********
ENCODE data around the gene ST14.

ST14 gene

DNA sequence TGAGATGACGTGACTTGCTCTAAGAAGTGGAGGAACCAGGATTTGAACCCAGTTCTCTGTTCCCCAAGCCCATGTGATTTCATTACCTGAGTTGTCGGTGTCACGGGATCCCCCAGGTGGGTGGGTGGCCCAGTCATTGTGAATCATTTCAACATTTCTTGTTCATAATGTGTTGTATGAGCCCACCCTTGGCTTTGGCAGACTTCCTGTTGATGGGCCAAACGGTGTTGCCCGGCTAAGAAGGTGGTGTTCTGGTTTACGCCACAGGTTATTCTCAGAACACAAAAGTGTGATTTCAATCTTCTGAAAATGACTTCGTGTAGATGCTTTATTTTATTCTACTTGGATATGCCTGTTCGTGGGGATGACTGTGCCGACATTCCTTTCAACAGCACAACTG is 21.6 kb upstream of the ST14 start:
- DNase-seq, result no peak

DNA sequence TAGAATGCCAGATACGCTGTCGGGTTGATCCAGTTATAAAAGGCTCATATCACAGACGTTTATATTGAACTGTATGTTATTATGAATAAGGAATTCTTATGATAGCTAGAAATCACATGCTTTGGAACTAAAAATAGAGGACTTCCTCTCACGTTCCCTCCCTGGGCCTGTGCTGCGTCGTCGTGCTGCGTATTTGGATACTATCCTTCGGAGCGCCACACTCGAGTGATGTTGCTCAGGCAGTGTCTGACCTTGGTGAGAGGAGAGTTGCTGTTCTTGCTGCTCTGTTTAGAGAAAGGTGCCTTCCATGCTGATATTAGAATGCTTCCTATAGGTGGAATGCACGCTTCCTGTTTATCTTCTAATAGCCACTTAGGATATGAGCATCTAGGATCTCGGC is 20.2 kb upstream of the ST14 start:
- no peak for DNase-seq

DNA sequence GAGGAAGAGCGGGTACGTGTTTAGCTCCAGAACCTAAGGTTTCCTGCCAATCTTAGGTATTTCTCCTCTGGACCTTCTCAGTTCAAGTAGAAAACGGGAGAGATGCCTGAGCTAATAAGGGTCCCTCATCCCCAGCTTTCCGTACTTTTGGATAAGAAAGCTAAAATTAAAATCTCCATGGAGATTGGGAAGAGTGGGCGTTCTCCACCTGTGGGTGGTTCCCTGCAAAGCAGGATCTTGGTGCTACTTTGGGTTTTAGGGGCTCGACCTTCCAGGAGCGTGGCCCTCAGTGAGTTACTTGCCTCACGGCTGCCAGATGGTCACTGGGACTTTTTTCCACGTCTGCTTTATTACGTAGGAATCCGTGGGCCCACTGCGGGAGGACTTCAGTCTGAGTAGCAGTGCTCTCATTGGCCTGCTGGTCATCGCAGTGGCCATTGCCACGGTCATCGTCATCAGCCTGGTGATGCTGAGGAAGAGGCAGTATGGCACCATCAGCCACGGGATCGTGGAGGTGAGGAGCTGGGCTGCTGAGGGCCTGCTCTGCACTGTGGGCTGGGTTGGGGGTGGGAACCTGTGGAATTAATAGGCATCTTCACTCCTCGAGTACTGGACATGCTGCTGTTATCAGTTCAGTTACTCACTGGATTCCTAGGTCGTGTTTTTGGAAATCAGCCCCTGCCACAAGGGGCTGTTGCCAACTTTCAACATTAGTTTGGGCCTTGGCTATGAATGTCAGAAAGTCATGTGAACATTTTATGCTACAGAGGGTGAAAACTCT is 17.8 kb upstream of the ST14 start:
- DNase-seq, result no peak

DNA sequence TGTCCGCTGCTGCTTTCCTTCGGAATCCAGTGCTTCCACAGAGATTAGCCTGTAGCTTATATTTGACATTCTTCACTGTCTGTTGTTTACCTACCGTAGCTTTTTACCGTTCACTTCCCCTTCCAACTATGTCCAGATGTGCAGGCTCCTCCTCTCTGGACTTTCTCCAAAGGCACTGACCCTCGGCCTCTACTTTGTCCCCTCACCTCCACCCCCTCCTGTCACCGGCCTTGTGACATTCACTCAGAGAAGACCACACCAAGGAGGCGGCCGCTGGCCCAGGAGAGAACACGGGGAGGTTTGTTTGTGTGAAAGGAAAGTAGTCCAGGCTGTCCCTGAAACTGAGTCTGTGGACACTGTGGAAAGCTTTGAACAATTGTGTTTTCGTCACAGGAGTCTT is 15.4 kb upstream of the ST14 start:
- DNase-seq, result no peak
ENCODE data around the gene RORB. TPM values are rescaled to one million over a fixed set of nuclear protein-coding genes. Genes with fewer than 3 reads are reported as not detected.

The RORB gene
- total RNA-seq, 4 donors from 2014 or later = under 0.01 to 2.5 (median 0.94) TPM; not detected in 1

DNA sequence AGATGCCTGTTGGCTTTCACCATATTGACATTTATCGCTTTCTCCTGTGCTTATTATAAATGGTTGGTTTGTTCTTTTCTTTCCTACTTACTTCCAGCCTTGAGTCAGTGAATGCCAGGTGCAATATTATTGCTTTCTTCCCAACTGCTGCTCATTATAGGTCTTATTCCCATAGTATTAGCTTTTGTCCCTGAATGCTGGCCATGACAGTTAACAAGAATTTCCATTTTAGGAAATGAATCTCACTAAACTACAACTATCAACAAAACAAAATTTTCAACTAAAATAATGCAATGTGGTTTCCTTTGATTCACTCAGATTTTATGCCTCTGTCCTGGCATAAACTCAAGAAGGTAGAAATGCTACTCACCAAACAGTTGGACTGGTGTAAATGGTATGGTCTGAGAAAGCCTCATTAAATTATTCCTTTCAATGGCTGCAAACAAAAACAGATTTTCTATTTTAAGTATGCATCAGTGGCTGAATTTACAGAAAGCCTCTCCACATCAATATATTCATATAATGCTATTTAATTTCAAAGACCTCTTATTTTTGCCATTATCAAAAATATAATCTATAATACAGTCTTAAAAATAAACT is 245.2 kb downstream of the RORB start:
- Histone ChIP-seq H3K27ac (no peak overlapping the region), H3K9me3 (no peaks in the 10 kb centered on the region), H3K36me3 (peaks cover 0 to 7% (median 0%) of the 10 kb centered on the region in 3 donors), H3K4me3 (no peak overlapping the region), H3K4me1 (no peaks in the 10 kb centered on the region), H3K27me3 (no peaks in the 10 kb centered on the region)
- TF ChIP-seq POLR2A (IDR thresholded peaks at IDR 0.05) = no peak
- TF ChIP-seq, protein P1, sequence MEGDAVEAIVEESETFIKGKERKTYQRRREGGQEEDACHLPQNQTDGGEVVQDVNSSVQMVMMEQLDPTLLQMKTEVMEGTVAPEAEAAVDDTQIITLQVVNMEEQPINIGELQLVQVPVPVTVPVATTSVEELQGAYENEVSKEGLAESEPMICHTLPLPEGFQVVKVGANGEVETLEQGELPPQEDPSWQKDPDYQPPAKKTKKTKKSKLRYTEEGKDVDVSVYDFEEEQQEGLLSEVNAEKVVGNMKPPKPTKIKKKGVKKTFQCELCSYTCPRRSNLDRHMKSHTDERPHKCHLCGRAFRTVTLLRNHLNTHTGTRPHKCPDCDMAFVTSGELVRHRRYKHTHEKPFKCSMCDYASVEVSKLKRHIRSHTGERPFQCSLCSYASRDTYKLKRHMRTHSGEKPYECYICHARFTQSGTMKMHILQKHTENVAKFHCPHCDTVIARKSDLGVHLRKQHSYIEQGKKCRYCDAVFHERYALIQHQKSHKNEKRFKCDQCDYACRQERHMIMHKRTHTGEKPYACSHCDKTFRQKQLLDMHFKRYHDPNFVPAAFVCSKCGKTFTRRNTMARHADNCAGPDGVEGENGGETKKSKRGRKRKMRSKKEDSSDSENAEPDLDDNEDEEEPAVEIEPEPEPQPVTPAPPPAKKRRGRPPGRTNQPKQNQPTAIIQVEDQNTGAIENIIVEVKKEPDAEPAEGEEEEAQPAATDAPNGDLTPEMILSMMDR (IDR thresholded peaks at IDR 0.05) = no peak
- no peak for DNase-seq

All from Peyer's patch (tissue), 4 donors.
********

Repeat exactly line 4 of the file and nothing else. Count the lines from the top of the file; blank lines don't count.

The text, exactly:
- DNase-seq, result no peak